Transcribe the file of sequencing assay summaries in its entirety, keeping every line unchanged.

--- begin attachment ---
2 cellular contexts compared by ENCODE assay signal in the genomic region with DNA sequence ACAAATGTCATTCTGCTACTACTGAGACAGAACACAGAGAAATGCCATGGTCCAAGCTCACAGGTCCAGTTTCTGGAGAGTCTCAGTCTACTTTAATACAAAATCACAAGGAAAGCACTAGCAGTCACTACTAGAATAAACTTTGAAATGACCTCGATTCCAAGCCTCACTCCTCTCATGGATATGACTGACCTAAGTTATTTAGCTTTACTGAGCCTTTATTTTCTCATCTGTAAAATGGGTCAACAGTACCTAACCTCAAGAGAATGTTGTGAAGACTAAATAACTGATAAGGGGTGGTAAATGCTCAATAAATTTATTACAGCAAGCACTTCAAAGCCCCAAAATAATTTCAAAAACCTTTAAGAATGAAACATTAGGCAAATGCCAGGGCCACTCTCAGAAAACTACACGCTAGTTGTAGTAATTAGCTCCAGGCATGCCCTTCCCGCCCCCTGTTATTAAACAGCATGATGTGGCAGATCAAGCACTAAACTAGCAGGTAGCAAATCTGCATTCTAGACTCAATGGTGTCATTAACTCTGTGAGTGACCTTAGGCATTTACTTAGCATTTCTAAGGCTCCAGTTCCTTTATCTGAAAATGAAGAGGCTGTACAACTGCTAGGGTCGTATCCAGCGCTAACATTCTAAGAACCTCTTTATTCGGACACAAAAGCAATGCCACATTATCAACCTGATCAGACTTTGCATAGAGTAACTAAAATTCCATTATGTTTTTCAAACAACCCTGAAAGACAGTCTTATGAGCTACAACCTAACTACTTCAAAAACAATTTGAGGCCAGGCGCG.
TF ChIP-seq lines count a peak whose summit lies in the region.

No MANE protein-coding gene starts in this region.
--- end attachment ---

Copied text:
2 cellular contexts compared by ENCODE assay signal in the genomic region with DNA sequence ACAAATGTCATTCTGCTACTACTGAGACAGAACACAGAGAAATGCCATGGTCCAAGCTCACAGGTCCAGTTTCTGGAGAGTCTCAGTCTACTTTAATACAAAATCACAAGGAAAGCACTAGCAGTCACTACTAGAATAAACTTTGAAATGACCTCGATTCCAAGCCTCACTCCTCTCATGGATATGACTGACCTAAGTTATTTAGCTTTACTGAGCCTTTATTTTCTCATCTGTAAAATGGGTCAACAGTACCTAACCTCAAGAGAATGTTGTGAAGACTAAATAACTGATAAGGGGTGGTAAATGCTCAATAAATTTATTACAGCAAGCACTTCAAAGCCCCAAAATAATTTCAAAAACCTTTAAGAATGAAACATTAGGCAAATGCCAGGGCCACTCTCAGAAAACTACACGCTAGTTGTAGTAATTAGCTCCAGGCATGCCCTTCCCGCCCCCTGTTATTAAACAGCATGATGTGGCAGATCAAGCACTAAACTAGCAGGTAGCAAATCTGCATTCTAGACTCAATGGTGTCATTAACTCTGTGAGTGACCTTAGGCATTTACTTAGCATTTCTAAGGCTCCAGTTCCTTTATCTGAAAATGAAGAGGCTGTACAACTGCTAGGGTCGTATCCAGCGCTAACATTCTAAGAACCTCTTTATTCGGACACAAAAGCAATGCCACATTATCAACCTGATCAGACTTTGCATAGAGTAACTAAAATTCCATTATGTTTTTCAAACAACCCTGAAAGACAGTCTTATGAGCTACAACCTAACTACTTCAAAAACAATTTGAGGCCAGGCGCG.
TF ChIP-seq lines count a peak whose summit lies in the region.

No MANE protein-coding gene starts in this region.